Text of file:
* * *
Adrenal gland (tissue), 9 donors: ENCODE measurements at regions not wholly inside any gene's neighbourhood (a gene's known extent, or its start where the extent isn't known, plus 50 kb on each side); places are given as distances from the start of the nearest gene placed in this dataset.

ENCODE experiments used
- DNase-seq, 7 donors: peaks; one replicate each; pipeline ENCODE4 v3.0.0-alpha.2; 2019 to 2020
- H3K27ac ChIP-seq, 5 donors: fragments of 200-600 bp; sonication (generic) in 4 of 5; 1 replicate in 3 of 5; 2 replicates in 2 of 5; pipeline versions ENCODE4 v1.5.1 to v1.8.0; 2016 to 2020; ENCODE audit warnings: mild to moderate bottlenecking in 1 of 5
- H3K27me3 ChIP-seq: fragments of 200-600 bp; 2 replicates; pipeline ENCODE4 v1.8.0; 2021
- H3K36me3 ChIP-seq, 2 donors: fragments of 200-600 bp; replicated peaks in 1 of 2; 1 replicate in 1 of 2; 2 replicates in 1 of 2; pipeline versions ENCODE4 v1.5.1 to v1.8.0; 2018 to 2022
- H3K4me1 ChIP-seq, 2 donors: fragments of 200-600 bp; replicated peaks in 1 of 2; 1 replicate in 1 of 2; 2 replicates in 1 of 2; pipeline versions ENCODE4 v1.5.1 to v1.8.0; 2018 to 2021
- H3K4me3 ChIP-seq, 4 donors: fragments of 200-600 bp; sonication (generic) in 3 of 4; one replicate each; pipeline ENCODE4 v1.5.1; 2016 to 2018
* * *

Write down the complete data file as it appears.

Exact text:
Adrenal gland (tissue), 9 donors: ENCODE measurements at regions not wholly inside any gene's neighbourhood (a gene's known extent, or its start where the extent isn't known, plus 50 kb on each side); places are given as distances from the start of the nearest gene placed in this dataset.

ENCODE experiments used
- DNase-seq, 7 donors: peaks; one replicate each; pipeline ENCODE4 v3.0.0-alpha.2; 2019 to 2020
- H3K27ac ChIP-seq, 5 donors: fragments of 200-600 bp; sonication (generic) in 4 of 5; 1 replicate in 3 of 5; 2 replicates in 2 of 5; pipeline versions ENCODE4 v1.5.1 to v1.8.0; 2016 to 2020; ENCODE audit warnings: mild to moderate bottlenecking in 1 of 5
- H3K27me3 ChIP-seq: fragments of 200-600 bp; 2 replicates; pipeline ENCODE4 v1.8.0; 2021
- H3K36me3 ChIP-seq, 2 donors: fragments of 200-600 bp; replicated peaks in 1 of 2; 1 replicate in 1 of 2; 2 replicates in 1 of 2; pipeline versions ENCODE4 v1.5.1 to v1.8.0; 2018 to 2022
- H3K4me1 ChIP-seq, 2 donors: fragments of 200-600 bp; replicated peaks in 1 of 2; 1 replicate in 1 of 2; 2 replicates in 1 of 2; pipeline versions ENCODE4 v1.5.1 to v1.8.0; 2018 to 2021
- H3K4me3 ChIP-seq, 4 donors: fragments of 200-600 bp; sonication (generic) in 3 of 4; one replicate each; pipeline ENCODE4 v1.5.1; 2016 to 2018